New Order : Waiting For The Sirens’ Call
NME's Godlike Geniuses prove to be a huge influence… on themselves
Godlike or Clodlike? Electropunk Vikings kicking the footlights into the front row of the NME Awards or huffing old codgers strapping their man jugs into manky cagoules like the fellas off Last Of The Sumner Wine? It’s a thin line between loved and dated, but where do New Order sit?
There’s no denying New Order’s days of messing with music’s DNA are behind them – a good 20 years behind. As Neil Tennant’s Awards speech stated, they’re a band who changed music twice – with ‘Unknown Pleasures’ as Joy Division and ‘Low-Life’ as New Order – but both times pre-1984. The next decade was spent refining the murky electro of ‘Blue Monday’ until, by ’93’s ‘Republic’, it boasted all the glassy blankness of the Lightning Seeds (while, admittedly, inventing the Pet Shop Boys and modern dance culture). The next eight years were a bitter, cocaine-blighted languish resulting in 2002’s ‘Get Ready’, which sounded like it was recorded minutes, not years, after ‘Republic’.
So only the most optimistic fans would expect New Order’s eighth album ‘Waiting For The Sirens’ Call’ to change their life. And it won’t. Touted as half ‘Get Ready’, half ‘Technique’, it lives up to every predictable stylistic retread that entails, to the point of self-parody. Oh, the opening promises a smorgasbord of Nathan Barley-style post-futuristic, neo-everything electronic delights. But fear not, here be no experimental kazoo solos, electro-ska interludes or guest raps from Dizzee Rascal. Five seconds in, Stephen Morris pushes his ‘Standard Mid-Tempo Pop Beat’ button and we’re in 1989. Barney sounds, as ever, like a panic-stricken choirboy, Hooky’s spectral bass, made entirely of spiderweb, drives the melody like the ’90s never killed goth and all is euphorically sinister in the world of Northern synth-pop once more. Maggie Maggie Maggie! Out out out!
Yup, it is a New Order record, like so many New Order records before it, and countless New Order records to come. Thank Christ, then, that the songs are so good. Easily the best collection they’ve released in, ooh, 15 years, the first half of ‘..Sirens’ Call’ practically bubbles with ‘Regret’s. ‘Who’s Joe?’ is a winsome elder cousin of ‘Get Ready’’s stand-out ‘Crystal’, the android cowboy lament about storms a-comin’ and brave men with “eyes like a wounded soldier” you can dance to.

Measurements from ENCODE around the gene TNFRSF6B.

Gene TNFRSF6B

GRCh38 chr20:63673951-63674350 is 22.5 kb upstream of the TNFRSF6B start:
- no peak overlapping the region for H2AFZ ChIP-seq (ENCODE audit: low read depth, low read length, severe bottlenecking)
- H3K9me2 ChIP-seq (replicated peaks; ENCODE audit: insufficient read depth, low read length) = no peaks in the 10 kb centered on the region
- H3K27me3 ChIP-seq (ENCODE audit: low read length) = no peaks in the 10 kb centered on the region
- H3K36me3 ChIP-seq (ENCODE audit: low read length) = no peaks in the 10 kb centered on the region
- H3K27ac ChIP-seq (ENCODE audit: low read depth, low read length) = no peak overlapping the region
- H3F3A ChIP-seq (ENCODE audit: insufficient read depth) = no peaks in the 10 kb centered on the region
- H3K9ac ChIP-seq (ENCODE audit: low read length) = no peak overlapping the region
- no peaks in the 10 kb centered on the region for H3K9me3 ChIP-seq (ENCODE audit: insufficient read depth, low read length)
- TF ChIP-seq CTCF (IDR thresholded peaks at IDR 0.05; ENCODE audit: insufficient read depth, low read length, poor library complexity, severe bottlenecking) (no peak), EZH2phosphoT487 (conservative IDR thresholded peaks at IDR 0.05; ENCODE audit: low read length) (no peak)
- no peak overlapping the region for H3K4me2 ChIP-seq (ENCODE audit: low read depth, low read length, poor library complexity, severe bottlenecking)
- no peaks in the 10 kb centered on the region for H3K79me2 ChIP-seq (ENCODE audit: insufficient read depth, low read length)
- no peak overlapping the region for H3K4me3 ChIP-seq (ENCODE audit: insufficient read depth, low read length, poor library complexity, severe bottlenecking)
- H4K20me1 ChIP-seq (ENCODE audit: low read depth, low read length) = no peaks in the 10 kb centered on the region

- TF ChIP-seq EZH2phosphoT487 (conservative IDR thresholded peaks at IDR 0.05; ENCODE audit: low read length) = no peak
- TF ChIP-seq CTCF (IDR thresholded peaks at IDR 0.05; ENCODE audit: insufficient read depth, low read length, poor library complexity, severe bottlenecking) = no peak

Eyes still turned to Texarkana, ‘Hey Now What You Doing’ weighs in with some guitars nicked off REM’s ‘The One I Love’ and rides the M62 in a rusty Cadillac, the radio tuned to the sorry tale of a DIY musician (“You have the brightest future/Writing songs on your computer”) who gets into drugs and guns. It’s one of those ‘don’t do what I did, sonny’ morality tales usually sung by gnarly old duffers who hate to see young upstarts taking all the drugs they can’t and making better music than them.
If ‘Hey Now…’ is New Order gone as rock as they dare, ‘I Told You So’ is the only track on ‘..Sirens’ Call’ that truly reflects their Kraftwerk techno roots. Awash with digital crickets, soul divas, electro-ska interludes (um, sorry) and what appears to be an army of marauding DFA warbots stopping off at a Macclesfield chippy to play Frogger, it alone has its shoulder to the tech-rock envelope here. Indeed, as if to shield us from the white heat of invention at its core, it’s cushioned by a trio of Sumner-by-numbers top pop hits – the title track is ‘Regret’ chilled out on methadone, ‘Krafty’ is ‘Regret’ taking so much methadone it thinks it’s Tinkerbell and can fly (it is and it can), and ‘Morning Night And Day’ is essentially U2’s ‘Vertigo’ if it woke up gay.
At which point ‘…Sirens’ Call’ hits the skids harder than Courtney Love on a knackered skateboard. ‘Dracula’s Castle’ features the line “You took my heart/To Dracula’s Castle in the dark”. It’s asinine, pointless and unable to spot a tune if it bit one on the neck but not as awful as the plinky pop of ‘Jetstream’, the sort of cheese even Ian Broudie’s embarrassed about these days. Slightly better is the housey ‘Guilt Is A Useless Emotion’, for all the terrifying flashbacks of Aqua’s ‘Barbie Girl’ it brings on. Respite comes in the Big Overcoat On The Moors jangle of ‘Turn’ – a disco Smiths! – before we tumble home with the technobilly rumble of ‘Working Overtime’, a welcome shatter of beer glass rounding off a record notable for its formulaic slickness.
If the rumours are true that New Order scrapped several songs from ‘…Sirens’ Call’ because they sounded too much like The Killers, it’s a testament to their status as a national monument that’s been around long enough to be wrong-footed by their own revival. But ‘…Sirens’ Call’ is not a ‘grower’ but a ‘glarer’: see past the shameless obviousness and there’s limitless unknown pleasures within. Godlike, no. More God-ish.